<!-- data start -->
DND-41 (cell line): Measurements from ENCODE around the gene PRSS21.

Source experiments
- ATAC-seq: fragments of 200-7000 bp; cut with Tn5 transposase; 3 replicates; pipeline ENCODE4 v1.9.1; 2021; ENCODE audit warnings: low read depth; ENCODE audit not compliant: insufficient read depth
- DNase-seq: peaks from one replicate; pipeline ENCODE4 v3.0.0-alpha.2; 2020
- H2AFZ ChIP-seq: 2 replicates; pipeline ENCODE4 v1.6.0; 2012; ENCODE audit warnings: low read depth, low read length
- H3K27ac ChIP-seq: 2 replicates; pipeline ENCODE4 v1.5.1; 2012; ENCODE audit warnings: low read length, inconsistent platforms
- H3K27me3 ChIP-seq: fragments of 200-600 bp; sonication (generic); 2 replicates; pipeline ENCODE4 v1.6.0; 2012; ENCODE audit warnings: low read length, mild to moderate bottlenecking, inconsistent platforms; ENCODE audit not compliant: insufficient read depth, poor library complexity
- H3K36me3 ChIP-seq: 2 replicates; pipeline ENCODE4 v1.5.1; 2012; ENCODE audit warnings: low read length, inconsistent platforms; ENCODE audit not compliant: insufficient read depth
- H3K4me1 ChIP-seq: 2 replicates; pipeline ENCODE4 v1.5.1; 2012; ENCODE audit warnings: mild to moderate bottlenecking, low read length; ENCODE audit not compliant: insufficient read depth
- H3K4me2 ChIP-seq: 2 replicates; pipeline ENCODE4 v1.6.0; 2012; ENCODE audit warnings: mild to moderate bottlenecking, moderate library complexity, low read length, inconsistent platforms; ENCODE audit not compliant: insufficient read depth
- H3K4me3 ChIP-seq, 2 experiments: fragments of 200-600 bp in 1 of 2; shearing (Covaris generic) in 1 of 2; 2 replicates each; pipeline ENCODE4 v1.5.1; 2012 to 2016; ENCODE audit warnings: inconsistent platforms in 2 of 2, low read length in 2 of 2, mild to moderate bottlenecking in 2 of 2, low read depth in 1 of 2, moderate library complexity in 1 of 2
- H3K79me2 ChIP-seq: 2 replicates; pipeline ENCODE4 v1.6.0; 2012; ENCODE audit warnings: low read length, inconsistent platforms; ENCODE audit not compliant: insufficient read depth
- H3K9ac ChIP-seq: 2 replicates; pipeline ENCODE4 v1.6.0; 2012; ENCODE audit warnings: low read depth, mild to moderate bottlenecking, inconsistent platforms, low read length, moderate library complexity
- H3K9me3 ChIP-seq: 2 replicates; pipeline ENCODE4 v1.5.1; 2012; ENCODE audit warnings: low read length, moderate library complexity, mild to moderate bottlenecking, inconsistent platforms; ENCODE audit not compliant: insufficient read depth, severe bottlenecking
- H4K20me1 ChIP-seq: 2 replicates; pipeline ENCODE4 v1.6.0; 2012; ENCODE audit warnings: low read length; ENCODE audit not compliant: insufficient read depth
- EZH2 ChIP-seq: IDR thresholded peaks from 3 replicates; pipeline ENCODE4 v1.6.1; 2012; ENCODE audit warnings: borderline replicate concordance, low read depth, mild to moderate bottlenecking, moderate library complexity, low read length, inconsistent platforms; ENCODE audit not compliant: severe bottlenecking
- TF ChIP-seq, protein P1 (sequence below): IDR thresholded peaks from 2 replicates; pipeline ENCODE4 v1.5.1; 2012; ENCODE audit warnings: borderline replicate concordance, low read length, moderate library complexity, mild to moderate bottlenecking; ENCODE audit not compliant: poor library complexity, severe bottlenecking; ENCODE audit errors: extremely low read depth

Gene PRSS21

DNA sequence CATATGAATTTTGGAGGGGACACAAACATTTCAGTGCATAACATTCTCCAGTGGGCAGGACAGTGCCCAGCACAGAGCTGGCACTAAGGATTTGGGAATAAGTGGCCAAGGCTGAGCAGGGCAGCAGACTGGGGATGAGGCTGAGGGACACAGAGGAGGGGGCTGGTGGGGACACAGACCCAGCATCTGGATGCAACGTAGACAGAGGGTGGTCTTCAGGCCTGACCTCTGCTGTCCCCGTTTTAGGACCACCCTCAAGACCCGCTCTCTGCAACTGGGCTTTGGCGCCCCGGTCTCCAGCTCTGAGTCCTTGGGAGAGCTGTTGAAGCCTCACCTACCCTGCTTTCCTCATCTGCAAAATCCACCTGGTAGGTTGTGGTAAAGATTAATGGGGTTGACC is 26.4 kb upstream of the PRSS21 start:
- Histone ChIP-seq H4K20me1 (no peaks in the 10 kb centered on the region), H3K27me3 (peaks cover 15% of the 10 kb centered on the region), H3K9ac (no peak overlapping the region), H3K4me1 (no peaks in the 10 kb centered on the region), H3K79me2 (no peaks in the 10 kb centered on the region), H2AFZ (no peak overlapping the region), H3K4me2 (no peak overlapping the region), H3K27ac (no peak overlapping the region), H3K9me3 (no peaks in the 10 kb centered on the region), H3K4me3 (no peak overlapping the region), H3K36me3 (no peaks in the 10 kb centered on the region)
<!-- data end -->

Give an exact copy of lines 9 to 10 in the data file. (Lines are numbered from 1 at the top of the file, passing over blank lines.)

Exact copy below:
- H3K4me1 ChIP-seq: 2 replicates; pipeline ENCODE4 v1.5.1; 2012; ENCODE audit warnings: mild to moderate bottlenecking, low read length; ENCODE audit not compliant: insufficient read depth
- H3K4me2 ChIP-seq: 2 replicates; pipeline ENCODE4 v1.6.0; 2012; ENCODE audit warnings: mild to moderate bottlenecking, moderate library complexity, low read length, inconsistent platforms; ENCODE audit not compliant: insufficient read depth